In considering the appeal, the Full Court found that the primary judge’s reasons did not address the key elements of section 9(1) of the Act that must be established in order to prove unlawful discrimination.
Two issues conflated: Mr Lee's conduct and the Department's response
The Full Court found that the primary judge failed to assess the alleged conduct of Mr Lee separately from the subsequent investigation of the complaint by DEEWR management. That is, he failed to address whether Mr Lee’s conduct was in breach of section 9(1) of the Act, regardless of any steps taken by DEEWR to investigate Ms Vata-Meyer’s allegations.
Specifically, the Full Court found that “there was no attempt to deal with Ms Vata-Meyer’s evidence that Mr Lee’s conduct caused her distress and hurt and the subsequent actions of the Department did not relieve either”.
This was against the background of Ms Vata-Meyer’s evidence ‒ both in a contemporaneous letter to senior DEEWR management objecting to the outcome of the investigation, and as a witness ‒ that established she was offended by Mr Lee’s conduct and felt a strong sense of injustice arising from it.
The context of Mr Lee's comments
The Full Court considered that the primary judge’s acceptance of Mr Lee’s evidence that he did not understand that his “black babies” comments might have caused offence did not result from a proper application of the test in section 9(1) of the Act and arose from the primary judge placing too much weight on his impression that Mr Lee lacked sophistication.
The Full Court found that the primary judge did not properly consider the context of the comments and evaluate them against the unchallenged evidence of Ms Vata-Meyer and other witnesses, including that:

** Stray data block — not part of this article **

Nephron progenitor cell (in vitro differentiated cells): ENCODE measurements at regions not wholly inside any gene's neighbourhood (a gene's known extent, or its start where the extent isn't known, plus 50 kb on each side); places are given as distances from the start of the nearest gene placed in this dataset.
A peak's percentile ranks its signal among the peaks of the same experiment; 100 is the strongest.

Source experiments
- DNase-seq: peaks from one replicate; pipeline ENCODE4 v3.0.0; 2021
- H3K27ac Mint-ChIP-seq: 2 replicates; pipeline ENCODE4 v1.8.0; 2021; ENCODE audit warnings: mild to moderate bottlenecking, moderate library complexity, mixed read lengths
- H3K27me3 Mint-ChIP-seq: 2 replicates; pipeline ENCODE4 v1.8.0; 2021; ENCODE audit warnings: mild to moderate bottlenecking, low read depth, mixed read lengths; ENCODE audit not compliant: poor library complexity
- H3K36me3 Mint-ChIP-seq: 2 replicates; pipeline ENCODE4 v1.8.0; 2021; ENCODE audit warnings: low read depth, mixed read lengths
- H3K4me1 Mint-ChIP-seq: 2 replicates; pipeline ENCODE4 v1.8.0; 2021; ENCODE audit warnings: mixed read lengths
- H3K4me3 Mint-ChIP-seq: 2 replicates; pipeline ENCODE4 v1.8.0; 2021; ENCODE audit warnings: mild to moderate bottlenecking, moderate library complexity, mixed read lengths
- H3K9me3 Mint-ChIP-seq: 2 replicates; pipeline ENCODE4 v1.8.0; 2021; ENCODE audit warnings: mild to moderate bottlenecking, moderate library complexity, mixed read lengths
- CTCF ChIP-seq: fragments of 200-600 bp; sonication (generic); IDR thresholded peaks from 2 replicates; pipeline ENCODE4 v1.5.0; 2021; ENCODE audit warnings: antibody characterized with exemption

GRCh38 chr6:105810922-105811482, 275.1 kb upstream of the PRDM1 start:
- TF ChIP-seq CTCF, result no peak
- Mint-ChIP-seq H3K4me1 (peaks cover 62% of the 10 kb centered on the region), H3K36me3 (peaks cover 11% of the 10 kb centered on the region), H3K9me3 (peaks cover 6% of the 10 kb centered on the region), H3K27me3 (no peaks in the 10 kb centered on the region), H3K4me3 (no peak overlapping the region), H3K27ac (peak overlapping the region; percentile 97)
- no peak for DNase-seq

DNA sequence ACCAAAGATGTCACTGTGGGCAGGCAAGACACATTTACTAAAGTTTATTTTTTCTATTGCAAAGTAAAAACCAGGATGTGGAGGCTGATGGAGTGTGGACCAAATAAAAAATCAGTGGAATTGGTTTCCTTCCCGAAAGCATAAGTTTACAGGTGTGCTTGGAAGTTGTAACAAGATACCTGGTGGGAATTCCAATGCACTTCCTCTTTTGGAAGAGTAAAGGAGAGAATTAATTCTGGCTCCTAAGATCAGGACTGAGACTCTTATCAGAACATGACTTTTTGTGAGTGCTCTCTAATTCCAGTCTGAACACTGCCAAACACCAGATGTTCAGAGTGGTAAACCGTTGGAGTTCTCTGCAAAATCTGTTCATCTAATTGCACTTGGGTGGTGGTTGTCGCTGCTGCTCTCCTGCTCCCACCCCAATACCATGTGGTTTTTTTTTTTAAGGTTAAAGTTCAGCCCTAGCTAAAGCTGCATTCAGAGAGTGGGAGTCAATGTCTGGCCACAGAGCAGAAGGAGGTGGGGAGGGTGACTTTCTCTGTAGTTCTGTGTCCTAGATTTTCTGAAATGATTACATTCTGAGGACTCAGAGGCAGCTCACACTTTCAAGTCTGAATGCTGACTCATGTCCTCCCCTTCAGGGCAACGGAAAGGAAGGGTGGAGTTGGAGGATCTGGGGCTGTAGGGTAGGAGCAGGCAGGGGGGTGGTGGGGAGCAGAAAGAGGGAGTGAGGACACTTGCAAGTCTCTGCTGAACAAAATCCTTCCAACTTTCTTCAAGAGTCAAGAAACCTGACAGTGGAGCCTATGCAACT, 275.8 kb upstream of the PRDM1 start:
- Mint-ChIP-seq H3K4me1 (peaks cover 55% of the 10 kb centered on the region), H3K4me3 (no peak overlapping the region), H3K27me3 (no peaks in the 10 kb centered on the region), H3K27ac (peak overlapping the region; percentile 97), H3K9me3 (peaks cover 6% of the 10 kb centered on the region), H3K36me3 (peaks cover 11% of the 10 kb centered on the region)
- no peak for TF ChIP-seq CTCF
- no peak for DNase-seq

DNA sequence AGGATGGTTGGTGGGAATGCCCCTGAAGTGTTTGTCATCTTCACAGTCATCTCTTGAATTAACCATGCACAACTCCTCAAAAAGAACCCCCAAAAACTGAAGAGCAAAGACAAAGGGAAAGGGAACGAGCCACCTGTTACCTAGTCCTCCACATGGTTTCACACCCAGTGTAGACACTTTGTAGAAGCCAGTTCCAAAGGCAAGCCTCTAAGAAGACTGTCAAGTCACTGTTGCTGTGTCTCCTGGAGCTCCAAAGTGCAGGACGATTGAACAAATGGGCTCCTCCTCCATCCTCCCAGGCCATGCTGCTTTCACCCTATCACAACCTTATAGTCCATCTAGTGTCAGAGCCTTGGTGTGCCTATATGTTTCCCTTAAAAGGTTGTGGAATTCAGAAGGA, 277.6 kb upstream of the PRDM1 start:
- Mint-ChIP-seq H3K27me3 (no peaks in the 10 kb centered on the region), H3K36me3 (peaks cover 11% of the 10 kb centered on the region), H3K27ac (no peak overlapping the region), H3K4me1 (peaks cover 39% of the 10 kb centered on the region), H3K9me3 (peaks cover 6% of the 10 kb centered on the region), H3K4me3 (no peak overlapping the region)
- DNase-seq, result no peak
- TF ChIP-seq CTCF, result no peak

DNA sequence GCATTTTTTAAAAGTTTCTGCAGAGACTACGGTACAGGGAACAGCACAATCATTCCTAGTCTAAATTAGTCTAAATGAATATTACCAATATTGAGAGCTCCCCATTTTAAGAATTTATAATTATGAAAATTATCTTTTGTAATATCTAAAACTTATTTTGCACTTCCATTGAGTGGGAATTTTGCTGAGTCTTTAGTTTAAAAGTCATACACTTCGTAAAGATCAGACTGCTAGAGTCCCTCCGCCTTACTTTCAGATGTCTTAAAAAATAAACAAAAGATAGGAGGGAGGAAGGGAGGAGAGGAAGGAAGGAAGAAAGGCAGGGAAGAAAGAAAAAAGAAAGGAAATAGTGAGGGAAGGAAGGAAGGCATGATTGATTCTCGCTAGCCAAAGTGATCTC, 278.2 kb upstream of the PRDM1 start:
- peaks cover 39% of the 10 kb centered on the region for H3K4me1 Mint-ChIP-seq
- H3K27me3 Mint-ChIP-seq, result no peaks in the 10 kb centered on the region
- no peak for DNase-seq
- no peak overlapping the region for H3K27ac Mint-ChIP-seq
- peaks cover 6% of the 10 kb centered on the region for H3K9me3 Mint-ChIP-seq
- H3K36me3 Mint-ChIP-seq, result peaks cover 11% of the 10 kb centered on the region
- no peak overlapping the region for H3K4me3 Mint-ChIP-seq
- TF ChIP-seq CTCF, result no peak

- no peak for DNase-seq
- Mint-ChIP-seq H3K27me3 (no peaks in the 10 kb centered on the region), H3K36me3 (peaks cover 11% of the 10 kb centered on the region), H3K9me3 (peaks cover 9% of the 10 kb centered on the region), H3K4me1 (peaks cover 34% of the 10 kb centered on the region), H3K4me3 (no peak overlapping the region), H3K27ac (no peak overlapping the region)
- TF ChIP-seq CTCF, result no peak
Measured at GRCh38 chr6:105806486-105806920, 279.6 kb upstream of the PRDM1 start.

- Ms Vata-Meyer had an initial angry response to Mr Lee’s first reference to “black babies” yet Mr Lee repeated the reference;
- on the same day, Mr Lee made a subsequent gratuitous reference to “Coon” and gave evidence that he knew the phrase could be used as a racial slur;
- the fact that Mr Lee was a Work Health and Safety Advisor;
- Mr Lee knew that Ms Vata-Meyer had been employed under the Indigenous Graduate Program; and
- the fact that Mr Lee had undertaken cultural awareness training in the two years prior to the date in questions which included content on Indigenous cultures and cross-culture behaviours and actions.
In particular, the Full Court commented: “it is difficult to believe that in 2011 a person who had completed [cultural awareness] training of this nature would be oblivious to the hurt that might be caused to an indigenous person by inviting her… to eat “black babies” and would not know that it would impair her enjoyment on an equal footing of her right to just an favourable conditions of work.”
The Full Court's order
The Full Court ordered that the matter be remitted to the Federal Circuit Court for a retrial, to decide:
- Whether Mr Lee’s conduct contravened section 9(1) of the Act; and
- If so, whether the Commonwealth is liable for any contravention by Mr Lee.
Issues for employers when there's a complaint of racial discrimination
While a final decision on whether Mr Lee’s comments constituted unlawful racial discrimination will not be made until the matter is reheard in the Federal Circuit Court, this case highlights some important issues for employers to keep in mind.
Firstly, it affirms that any assessment of racial discrimination in the workplace must take into account the perception of the person the subject of the conduct.
Secondly, although the Full Court did not specifically object to the primary judge’s finding that DEEWR had dealt with the matter appropriately, this case highlights that a significant and sensitive workplace issue such as alleged racial discrimination should be treated seriously by employers, particularly in light of the fact that an employer can be found vicariously liable for unlawful conduct by an employee under section 18A of the Act.
It is quite possible in this instance that, had Mr Lee been subject to more severe disciplinary action (for example, a formal written warning and direction to attend remedial training) once DEEWR had satisfied itself that he had made the comments and that they were offensive to Ms Vata-Meyer, it may have brought the matter to a more satisfactory resolution.